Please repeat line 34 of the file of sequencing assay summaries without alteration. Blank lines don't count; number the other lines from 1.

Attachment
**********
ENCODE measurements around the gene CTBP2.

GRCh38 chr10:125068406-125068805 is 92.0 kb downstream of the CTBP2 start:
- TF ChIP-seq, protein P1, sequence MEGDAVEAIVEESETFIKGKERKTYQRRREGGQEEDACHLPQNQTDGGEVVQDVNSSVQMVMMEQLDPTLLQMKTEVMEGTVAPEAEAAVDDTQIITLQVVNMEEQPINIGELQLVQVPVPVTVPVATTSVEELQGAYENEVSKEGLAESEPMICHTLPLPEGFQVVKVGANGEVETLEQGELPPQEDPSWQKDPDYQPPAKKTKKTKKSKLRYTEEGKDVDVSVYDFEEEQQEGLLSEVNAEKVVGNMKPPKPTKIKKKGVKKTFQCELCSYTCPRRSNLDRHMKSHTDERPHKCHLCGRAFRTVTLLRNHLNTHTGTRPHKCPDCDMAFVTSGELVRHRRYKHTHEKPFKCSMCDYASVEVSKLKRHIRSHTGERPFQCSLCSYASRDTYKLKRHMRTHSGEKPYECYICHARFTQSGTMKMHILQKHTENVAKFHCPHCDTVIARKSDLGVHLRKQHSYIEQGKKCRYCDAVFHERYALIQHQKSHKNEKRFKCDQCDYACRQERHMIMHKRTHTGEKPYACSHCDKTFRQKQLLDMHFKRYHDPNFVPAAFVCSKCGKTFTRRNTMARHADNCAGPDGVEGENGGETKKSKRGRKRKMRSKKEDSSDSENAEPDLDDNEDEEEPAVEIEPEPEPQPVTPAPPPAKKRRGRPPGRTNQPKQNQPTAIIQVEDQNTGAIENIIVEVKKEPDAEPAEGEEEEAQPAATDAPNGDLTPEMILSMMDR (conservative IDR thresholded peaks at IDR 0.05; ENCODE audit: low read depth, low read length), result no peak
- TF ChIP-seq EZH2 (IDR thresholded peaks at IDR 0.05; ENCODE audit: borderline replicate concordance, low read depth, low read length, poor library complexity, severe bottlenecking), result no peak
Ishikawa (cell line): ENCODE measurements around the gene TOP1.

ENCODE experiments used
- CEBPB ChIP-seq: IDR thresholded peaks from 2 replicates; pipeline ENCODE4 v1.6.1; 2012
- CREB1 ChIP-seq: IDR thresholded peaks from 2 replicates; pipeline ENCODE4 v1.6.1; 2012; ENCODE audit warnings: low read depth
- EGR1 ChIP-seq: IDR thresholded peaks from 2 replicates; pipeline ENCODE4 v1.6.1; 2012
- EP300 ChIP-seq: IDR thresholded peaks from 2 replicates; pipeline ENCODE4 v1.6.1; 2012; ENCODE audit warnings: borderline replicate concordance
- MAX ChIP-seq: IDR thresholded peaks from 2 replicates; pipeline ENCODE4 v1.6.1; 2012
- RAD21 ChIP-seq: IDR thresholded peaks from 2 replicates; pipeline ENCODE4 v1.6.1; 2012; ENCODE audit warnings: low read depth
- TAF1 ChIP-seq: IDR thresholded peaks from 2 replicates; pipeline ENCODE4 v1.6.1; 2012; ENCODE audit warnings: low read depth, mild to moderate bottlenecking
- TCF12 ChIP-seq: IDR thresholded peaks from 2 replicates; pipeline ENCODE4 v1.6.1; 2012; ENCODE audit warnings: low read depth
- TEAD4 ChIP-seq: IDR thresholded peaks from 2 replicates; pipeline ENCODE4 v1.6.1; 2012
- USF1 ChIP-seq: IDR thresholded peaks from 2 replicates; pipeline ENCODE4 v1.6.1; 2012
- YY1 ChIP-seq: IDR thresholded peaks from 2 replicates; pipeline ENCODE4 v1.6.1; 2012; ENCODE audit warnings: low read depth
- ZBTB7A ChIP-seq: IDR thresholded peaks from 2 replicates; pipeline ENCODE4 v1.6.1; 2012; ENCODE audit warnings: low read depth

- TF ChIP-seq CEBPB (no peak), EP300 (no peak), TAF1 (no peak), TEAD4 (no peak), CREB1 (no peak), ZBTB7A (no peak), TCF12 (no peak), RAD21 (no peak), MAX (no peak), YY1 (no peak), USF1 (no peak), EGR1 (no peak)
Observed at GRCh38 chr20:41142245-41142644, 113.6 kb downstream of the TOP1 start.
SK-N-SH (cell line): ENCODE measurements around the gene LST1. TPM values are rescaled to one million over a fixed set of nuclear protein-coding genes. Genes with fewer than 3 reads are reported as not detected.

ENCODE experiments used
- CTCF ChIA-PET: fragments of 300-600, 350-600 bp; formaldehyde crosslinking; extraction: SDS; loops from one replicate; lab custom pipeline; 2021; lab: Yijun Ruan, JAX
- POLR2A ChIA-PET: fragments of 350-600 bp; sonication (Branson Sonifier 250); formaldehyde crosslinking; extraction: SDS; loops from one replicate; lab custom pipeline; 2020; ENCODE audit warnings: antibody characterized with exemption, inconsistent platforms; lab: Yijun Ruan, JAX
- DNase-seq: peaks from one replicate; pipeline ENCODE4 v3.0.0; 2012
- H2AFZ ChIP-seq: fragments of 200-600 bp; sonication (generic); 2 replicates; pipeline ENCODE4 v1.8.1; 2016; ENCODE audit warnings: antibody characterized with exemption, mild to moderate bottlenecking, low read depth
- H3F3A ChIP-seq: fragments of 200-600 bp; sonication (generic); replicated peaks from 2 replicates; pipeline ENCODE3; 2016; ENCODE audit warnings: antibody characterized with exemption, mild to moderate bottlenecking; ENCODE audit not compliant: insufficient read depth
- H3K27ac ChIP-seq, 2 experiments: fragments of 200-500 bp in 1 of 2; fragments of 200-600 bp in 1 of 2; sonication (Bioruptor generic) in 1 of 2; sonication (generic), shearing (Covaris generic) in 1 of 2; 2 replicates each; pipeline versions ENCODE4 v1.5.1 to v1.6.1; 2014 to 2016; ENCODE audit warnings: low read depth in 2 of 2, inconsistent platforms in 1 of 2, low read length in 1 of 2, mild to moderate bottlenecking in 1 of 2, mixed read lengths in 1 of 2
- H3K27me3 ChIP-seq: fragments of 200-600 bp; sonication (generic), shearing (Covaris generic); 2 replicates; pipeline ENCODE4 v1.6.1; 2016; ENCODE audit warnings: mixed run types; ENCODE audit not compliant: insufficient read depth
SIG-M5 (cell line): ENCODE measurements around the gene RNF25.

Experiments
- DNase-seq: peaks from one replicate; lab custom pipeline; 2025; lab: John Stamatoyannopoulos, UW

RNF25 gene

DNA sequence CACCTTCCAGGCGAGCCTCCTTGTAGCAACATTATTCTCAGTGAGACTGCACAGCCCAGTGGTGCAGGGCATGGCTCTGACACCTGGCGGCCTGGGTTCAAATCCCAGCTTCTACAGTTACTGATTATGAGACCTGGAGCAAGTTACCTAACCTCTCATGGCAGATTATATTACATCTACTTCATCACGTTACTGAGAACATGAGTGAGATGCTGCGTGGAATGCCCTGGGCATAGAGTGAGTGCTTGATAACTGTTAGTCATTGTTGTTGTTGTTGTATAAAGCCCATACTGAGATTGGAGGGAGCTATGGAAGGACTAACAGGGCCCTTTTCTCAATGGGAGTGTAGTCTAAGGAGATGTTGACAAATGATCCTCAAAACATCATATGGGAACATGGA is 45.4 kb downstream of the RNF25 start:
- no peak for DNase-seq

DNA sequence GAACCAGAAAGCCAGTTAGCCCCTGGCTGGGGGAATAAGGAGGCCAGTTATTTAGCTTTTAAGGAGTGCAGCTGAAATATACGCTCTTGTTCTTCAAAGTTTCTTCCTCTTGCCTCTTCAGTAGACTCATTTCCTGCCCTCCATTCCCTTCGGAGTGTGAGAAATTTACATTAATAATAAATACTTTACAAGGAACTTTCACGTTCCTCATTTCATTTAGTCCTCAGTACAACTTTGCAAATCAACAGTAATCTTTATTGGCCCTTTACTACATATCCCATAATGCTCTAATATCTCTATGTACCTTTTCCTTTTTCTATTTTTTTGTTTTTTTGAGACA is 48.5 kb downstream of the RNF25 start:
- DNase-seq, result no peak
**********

DNA sequence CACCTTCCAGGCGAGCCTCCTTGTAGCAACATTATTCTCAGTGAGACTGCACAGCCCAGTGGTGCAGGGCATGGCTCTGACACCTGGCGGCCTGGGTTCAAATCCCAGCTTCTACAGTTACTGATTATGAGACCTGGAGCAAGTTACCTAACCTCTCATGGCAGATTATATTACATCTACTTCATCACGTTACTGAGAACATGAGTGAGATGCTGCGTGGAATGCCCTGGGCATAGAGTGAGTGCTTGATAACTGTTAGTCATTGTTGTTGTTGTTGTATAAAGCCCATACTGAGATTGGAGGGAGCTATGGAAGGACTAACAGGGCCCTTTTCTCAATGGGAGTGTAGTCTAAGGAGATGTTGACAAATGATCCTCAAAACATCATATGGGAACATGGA is 45.4 kb downstream of the RNF25 start: